Romeo and Juliet Effect - Parental Interference and Romantic Love

The Romeo and Juliet effect is when parental opposition to a relationship intensifies the romantic feelings of those in it. Read on to learn more about this phenomenon.
Romeo and Juliet Effect - Parental Interference and Romantic Love

Last update: 21 March, 2021

The Romeo and Juliet effect is when parents oppose a relationship, the partners intensify the romantic feelings for each other. In fact, it gets its name from the relationship between the protagonists in William Shakespeare ‘s 16th-century play, Romeo and Juliet

In this famous play by England’s acclaimed playwright and poet, the protagonists’ families utterly opposed their union. Bear in mind that Richard Driscoll was the first author to come up with the Romeo and Juliet effect. He did so in his research paper, which suggests there’s a real-world basis for the effect.

Adversity often feeds the flame. Many consider this curious phenomenon frustration-attraction, while others the Romeo and Juliet effect. Social or physical barriers kindle romantic passion. They enable one to discard the facts and focus on the terrific qualities of the other. Even arguments or temporary breakups can be stimulating.

How ironic. As the loved one slips away, the very chemicals that contribute to feelings of romance grow even more potent, intensifying ardent passion, fear, and anxiety. They also impel us to protest, trying with all our strength to secure our reward: the loved one. As adversity intensifies, so does romantic passion.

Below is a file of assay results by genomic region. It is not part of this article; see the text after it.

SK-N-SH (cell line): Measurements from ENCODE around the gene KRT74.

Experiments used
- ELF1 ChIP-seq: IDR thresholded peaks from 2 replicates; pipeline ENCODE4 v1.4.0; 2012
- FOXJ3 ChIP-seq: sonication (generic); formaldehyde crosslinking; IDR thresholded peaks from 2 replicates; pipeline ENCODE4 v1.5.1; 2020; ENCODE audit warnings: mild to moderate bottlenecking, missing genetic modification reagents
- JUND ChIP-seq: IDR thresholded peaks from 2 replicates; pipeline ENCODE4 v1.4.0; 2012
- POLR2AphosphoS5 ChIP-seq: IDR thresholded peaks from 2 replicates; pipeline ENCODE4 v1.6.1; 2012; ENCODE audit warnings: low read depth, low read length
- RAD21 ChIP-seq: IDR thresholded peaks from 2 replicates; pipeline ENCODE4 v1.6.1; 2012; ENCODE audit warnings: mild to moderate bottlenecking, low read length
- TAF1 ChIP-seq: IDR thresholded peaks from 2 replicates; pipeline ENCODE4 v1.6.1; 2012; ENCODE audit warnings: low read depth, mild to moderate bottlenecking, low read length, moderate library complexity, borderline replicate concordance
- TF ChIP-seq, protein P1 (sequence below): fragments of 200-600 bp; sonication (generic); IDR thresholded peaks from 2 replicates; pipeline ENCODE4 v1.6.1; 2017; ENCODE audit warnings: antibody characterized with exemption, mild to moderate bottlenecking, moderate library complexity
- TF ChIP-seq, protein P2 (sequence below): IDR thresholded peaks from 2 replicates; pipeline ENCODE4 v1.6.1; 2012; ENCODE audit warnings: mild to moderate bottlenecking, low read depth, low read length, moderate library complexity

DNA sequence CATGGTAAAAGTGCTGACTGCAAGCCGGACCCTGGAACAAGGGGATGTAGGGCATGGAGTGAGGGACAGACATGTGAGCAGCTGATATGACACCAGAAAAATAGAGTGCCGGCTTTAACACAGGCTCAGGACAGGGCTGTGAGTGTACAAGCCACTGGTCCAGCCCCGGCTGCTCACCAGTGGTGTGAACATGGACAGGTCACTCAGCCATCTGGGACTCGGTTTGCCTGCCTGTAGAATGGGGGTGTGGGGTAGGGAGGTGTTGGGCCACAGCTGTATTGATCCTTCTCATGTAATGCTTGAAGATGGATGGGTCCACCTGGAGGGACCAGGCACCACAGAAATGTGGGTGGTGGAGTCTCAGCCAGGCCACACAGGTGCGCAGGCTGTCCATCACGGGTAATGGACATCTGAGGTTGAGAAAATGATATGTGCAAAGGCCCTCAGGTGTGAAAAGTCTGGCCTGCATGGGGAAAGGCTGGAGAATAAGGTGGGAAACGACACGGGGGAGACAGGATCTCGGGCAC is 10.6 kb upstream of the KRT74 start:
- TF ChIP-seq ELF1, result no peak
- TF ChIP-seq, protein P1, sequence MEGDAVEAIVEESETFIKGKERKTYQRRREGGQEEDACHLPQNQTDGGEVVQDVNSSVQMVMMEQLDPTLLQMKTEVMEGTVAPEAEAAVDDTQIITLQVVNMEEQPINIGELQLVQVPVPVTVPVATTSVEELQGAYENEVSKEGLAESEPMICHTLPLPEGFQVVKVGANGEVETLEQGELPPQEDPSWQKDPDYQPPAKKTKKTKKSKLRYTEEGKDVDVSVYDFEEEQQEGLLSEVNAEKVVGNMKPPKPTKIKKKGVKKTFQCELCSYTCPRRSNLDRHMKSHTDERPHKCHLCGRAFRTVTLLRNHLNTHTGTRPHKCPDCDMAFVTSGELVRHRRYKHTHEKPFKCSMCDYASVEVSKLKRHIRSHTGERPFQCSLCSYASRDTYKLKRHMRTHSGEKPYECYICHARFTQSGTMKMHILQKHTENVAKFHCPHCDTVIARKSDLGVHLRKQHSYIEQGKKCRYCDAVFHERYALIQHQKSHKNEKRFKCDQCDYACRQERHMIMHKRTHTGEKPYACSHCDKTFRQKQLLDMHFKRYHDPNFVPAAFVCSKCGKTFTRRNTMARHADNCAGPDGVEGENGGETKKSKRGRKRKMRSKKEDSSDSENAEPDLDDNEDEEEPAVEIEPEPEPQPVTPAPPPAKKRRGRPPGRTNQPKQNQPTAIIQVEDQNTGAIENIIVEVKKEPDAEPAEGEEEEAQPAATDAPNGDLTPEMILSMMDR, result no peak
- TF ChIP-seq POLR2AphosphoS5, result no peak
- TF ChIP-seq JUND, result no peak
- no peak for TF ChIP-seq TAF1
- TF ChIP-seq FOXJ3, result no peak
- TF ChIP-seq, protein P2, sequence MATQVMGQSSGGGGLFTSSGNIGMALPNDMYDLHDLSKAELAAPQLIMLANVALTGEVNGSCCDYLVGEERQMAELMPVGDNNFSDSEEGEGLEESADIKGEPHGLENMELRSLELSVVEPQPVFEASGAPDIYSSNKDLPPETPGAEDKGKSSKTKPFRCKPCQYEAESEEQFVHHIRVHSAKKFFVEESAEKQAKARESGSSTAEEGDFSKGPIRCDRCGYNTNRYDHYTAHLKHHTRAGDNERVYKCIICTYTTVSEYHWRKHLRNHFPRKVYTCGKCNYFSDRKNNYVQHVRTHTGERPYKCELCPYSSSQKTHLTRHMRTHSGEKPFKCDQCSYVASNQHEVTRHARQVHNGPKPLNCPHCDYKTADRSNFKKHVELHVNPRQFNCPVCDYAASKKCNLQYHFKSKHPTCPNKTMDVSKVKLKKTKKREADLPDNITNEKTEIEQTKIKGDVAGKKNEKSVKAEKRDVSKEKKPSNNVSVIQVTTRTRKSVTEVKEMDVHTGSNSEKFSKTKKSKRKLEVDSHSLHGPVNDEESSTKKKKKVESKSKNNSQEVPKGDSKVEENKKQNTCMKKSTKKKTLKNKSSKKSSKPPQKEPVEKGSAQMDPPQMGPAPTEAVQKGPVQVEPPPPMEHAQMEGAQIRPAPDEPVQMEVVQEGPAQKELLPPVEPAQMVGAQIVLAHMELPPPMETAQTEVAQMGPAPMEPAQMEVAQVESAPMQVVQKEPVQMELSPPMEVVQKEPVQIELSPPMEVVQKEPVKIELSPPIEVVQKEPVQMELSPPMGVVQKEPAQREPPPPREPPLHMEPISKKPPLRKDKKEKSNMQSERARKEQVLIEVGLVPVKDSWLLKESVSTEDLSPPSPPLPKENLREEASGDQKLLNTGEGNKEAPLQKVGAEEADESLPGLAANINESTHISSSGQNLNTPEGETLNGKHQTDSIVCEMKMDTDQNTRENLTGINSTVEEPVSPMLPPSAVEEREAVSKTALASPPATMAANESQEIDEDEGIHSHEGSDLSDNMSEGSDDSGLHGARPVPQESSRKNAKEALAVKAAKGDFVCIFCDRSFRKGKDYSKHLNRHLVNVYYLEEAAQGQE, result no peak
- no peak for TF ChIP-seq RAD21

I love you – that’s not the dopamine talking

We all know the feeling. Your heart beats faster, your pupils dilate, your palms are sweaty, and your belly is full of butterflies. You’re in love and, yes, you’re “all shook up”. The euphoria of falling madly, deeply in love is similar to being high, and with good reason. If you’re in love, you’re in a mind-altered state.

Love is a cognitive-affective state. Most characterize it by obsessive fantasizing concerning reciprocity of love feelings by the loved one. No wonder Romeo told his beloved Juliet, “ I reciprocate your amorant feelings ”. In fact, the brain’s chemistry changes when there’s “chemistry” with the one you love.

Image of dopamine.

During the heart-pounding excitement of new love, your brain releases phenylethylamines (PEA). PEA functions like a natural amphetamine, so you’re truly high on love. It also triggers the release of neurotransmitters like dopamine and norepinephrine. Dopamine is a vital part of the brain’s desire and reward system.

It’s released in response to anything addictive, including cocaine, nicotine, and love. Not only does dopamine trigger a rush of pleasure, but it also reinforces the behavior that makes you feel good. 

Keep in mind that, while dopamine induces feelings of intense pleasure, norepinephrine’s the culprit behind the sweaty palms. Besides, norepinephrine also causes hyperventilation and butterflies in the stomach.

“O sweet Juliet,

Thy beauty hath made me effeminate,

And in my temper softened valor’s steel ”.

–Romeo and Juliet–

The Romeo and Juliet effect in real life

We all know the story of Romeo and Juliet. Two young, sexually crazed teens fall madly in love with each other, despite their families being fierce rivals. They loved each other so much that they ended up dying. Since they didn’t want to face their parent’s disapproval, they ran away together.

Ever since the 70s, researchers studied the Romeo and Juliet effect, which Driscoll named for Shakespeare’s tragedy . It states that the more parents interfere in a relationship, the stronger that relationship will be. He bases the effect on the notion of reactance, a phenomenon discussing threatening someone’s freedom.